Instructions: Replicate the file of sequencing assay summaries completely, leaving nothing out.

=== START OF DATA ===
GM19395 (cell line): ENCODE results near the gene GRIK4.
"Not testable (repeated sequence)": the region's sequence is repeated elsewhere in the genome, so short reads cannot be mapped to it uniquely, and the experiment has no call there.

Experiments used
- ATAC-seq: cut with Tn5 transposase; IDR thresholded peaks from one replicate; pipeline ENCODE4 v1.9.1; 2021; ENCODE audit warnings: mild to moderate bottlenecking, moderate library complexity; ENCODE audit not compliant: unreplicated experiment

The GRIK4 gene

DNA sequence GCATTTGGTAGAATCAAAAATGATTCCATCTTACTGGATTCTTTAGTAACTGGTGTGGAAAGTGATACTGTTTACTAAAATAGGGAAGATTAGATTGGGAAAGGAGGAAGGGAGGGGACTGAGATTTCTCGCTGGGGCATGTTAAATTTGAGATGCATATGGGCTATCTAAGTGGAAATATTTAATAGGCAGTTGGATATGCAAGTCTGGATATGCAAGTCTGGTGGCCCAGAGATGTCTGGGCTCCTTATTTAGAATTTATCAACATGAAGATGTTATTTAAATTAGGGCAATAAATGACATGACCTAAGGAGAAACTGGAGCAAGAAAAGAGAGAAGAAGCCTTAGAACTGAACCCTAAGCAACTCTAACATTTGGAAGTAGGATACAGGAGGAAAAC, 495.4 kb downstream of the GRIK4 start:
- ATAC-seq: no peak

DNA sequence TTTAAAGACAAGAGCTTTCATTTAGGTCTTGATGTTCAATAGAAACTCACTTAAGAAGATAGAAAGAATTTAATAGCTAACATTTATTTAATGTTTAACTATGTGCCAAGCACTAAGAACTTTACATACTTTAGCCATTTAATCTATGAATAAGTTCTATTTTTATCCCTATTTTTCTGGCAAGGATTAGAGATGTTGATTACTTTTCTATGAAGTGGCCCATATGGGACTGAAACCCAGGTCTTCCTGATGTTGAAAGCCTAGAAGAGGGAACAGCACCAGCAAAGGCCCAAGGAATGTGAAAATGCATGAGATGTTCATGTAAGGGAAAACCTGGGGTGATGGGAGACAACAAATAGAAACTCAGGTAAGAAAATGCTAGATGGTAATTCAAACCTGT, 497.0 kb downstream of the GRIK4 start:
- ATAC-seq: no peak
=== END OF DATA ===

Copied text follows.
GM19395 (cell line): ENCODE results near the gene GRIK4.
"Not testable (repeated sequence)": the region's sequence is repeated elsewhere in the genome, so short reads cannot be mapped to it uniquely, and the experiment has no call there.

Experiments used
- ATAC-seq: cut with Tn5 transposase; IDR thresholded peaks from one replicate; pipeline ENCODE4 v1.9.1; 2021; ENCODE audit warnings: mild to moderate bottlenecking, moderate library complexity; ENCODE audit not compliant: unreplicated experiment

The GRIK4 gene

DNA sequence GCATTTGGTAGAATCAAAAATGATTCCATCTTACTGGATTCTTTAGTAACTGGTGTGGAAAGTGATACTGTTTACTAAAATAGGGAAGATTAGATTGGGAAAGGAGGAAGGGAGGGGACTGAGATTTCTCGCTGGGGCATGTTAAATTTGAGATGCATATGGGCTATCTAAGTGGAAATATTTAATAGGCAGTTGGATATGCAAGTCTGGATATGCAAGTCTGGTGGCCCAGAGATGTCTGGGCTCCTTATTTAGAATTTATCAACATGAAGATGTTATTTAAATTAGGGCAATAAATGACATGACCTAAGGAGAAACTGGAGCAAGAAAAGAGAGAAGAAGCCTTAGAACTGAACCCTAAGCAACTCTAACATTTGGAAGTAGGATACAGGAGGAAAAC, 495.4 kb downstream of the GRIK4 start:
- ATAC-seq: no peak

DNA sequence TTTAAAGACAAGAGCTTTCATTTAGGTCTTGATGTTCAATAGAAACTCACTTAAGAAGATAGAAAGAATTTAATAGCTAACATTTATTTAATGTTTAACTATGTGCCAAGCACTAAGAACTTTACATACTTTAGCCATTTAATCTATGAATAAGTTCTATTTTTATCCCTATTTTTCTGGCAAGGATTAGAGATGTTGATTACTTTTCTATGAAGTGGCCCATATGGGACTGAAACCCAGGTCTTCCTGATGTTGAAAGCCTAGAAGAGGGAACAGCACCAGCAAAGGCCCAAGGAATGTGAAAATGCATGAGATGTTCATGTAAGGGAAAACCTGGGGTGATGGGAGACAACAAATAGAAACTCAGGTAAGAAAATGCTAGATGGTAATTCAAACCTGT, 497.0 kb downstream of the GRIK4 start:
- ATAC-seq: no peak